Last Friday, June 16, was “Bloomsday,” the fictional date on which Leopold Bloom, the main character in James Joyce’s novel Ulysses wanders around Dublin, having adventures that roughly parallel those in Homer’s Odyssey. The novel has attracted so many aficionados over the years that groups in several countries meet for marathon public readings of all 500+ pages. I used to be a fan, too. But time has given me second, third, and fourth thoughts. And I’m still not done.
Stephen Daedalus, another central figure in Ulysses and in Joyce’s Portrait of the Artist as a Young Man, adopted the three strategies noted in the title above to handle the uncongenial (to him) environment of Ireland at the beginning of the twentieth century. As he puts it, “When the soul of a man is born in this country there are nets flung at it to hold it back from flight. You talk to me of nationality, language, religion. I shall try to fly by those nets.”
No question, bad social forms can trap us, as we know only too well in America, anno Domini 2017. But the old modern efforts at radical escape – not only in Joyce, but in Freud, Marx, the surrealists, postmodernists, and many more – didn’t anticipate what happens when the large human things were overthrown and the isolated soul stood naked in the resulting void. It’s nothing like soaring freedom. In Joyce’s case, it meant that his last major work was Finnegan’s Wake, an even longer monstrosity of self-absorbed private puns and opaque language that, despite clever efforts to rescue it, is the most unreadable failure by a major author in the whole history of literature.
A century later, we don’t have to imagine the general results of breaking natural human bonds because we see the wreckage all around us. If you can’t figure out why people are so crazed about passing matters of race, class, gender, ask yourself: if you break with family, community, faith, what do you hold on to as a way of knowing who you are?
These “identity” markers are, of course, poor substitutes for real relation, and only make people – who are really looking for something else – even more frantic. So there’s an ever-escalating hunt for ever-more-evanescent “micro-aggressions” and other imagined hurts.
Meanwhile, traditional Christians and people of like mind endure multiple macro-aggressions daily without anyone in the mainstream culture much caring.
Still, amidst all the talk of Benedict and other Options for how to cope with what seems to be spreading chaos, the old Daeadalian weapons – silence, exile, cunning – properly understood, have something to offer.
Silence , for instance, as Cardinal Sarah has recently reminded us, can take us to a place of greater connection with God and, through Him, to people and things around us. Achieving that kind of silence (not the aloof intellectual kind) is more difficult than it seems. To quiet, internally, the intrusive noise and voices, and to pay attention to the primary things that speak to us from God and nature takes effort and regular practice.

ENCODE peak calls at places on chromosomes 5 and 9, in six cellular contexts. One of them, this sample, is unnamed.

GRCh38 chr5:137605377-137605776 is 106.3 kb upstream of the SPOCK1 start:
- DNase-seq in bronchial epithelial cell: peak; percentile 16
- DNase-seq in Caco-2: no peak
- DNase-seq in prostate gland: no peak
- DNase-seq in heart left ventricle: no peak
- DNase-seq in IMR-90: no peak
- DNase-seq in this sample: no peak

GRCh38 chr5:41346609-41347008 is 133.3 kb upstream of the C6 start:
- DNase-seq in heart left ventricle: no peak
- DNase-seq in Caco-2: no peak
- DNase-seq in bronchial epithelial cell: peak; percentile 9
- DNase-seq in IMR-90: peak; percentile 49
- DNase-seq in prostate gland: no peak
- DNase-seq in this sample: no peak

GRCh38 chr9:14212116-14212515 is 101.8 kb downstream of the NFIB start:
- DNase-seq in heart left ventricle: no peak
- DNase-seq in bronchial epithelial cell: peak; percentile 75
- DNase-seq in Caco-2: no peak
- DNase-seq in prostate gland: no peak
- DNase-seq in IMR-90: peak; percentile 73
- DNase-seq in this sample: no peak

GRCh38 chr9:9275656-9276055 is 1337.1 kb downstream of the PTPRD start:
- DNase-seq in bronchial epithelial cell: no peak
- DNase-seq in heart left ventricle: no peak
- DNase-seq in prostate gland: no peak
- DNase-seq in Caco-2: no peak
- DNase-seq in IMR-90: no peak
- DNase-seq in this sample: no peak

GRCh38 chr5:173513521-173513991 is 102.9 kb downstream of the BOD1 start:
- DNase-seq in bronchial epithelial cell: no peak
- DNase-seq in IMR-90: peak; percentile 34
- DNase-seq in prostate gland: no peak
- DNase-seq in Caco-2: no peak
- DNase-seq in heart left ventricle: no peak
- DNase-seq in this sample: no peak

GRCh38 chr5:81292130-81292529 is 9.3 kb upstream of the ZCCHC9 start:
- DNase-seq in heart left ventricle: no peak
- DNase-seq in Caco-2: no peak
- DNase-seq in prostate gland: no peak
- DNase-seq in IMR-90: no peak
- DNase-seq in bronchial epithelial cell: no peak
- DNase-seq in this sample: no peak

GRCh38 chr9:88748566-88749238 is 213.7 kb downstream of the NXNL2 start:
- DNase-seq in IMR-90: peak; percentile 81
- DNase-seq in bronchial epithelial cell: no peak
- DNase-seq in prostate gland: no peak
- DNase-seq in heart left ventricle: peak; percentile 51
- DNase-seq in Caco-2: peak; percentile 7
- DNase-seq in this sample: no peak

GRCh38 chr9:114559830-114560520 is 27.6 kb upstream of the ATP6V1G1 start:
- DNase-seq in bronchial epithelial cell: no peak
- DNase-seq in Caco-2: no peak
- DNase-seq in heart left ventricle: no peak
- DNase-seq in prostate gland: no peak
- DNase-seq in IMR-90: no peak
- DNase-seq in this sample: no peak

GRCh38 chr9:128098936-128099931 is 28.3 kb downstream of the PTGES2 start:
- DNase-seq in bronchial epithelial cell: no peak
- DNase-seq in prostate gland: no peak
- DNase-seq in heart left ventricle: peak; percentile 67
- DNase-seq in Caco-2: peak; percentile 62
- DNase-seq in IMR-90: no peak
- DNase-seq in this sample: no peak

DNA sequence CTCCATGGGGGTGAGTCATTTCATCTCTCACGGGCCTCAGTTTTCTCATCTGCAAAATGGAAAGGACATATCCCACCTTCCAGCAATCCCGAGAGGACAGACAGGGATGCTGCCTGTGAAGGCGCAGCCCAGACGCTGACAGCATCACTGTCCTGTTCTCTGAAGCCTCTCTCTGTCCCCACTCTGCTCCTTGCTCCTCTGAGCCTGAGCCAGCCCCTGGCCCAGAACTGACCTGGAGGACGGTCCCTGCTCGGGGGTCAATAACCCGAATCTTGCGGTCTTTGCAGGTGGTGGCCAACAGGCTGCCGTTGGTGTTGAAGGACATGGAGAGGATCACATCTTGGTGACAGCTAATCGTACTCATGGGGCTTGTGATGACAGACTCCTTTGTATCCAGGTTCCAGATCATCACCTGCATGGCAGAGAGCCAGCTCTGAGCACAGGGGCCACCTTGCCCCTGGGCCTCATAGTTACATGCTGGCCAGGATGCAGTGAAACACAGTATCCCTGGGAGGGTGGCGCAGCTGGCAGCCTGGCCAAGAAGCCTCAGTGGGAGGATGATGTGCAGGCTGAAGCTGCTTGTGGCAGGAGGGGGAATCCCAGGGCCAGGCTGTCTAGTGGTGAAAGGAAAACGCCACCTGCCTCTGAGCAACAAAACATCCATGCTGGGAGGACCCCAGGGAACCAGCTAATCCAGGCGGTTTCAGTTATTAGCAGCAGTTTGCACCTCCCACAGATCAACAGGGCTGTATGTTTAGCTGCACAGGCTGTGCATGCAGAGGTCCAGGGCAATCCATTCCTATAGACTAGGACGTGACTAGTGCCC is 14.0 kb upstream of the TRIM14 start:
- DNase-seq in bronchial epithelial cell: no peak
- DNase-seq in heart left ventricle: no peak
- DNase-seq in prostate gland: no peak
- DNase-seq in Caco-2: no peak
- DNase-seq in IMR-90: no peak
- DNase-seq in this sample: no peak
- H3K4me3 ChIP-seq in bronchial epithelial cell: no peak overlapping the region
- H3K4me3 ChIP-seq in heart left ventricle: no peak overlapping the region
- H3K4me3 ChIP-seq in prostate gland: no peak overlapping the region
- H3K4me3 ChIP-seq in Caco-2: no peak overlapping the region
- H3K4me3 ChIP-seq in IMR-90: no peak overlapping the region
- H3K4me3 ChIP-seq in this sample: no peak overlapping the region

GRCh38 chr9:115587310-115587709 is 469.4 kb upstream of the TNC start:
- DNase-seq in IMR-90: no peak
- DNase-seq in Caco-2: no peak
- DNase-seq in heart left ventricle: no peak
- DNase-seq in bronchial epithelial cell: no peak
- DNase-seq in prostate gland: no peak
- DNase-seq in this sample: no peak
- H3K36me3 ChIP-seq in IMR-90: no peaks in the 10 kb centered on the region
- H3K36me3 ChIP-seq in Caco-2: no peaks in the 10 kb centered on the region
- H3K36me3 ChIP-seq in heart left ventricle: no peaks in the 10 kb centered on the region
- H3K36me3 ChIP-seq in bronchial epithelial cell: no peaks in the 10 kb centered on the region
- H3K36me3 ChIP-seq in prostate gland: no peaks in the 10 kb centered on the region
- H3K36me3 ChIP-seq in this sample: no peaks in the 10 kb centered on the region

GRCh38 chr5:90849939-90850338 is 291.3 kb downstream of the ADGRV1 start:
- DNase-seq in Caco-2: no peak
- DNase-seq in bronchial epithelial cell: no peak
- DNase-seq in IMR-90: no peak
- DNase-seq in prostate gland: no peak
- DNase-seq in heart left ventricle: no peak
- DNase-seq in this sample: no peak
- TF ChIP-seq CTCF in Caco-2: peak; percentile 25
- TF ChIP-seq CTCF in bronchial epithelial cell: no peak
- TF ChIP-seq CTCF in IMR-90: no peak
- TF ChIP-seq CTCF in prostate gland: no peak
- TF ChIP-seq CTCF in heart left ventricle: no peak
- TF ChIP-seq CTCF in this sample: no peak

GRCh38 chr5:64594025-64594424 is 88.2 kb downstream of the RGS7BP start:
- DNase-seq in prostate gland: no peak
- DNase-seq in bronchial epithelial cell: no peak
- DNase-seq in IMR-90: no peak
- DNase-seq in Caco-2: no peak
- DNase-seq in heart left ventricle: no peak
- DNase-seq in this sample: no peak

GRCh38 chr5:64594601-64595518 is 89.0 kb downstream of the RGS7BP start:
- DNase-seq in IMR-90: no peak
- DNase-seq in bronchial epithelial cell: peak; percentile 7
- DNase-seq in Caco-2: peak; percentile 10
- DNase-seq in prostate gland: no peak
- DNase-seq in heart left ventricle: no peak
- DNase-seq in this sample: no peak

I mention nature, the Creation, because early Christians often called it God’s “second book of revelation.” One reason we don’t really respect nature – and human nature – anymore is that we don’t believe that they are connected to ultimate reality.
Many environmentalists attend to nature as if nature were an end in itself. It isn’t – and can’t be. Because we human beings are both part of and transcend nature, nature can never be a final answer for us.
(Pope Francis’s encyclical Laudato Si’  largely accepts the policies such environmentalists propose; and those passages will fall or stand as time passes and shows them true or false. But the spiritual principles – in chapters II, III, and IV – are worth pondering.)
It’s important to grasp what healthy silence is and is not. We talk a lot about our failure to speak out while the mainstream culture is steamrolling the permanent things. But it may be that we’re not being heard because we don’t have the real interior silence that would enable us to speak from a place of stillness to the pandemonium. If we don’t have that stillness, the proper understanding of God, the Creation, and our relationship to both, as everything else is swirling around, who will?
Exile is more complicated. Joyce sought exile in Continental Europe for his whole adult life. But the “nets” he fled held him anyway – his whole literary output focused on Ireland. And in a strange way, the Church. And how could it be otherwise? It’s foolish to try radical escape from who we are, where we are from, the relationships that Divine Providence has chosen for us. And impossible. Joyce finishing in an all but private language closely parallels what Dante sees as the unintelligibility of some of the devils in the deepest circles of Hell, estranged from God and others, and therefore unable to communicate.
No question: we must now take our distance from many things that surround us and our families. Rod Dreher’s book The Benedict Option makes many specific suggestions. But its real strength is in describing the problems. The solutions will for the most part have to be personal and particular.
We can band together, when possible, in various groups and defend ourselves from the tyrannies that the modern state is imposing and will impose on traditional believers. But many more people are going to have to embrace partial, creative exile in ways that even Joyce’s fertile imagination never dreamt of.
Cunning may be the key to the whole thing. It’s impossible to specify in advance what degree of distance or engagement we’ll have to practice now, and what forms our stances should take. But it’s certain that it will take levels of cunning Christians haven’t had to use since the ancient world, when Jesus Himself, still living among us, warned that he was sending us out as sheep among wolves, and that the innocence and gentleness of doves was only half of what He expects from us.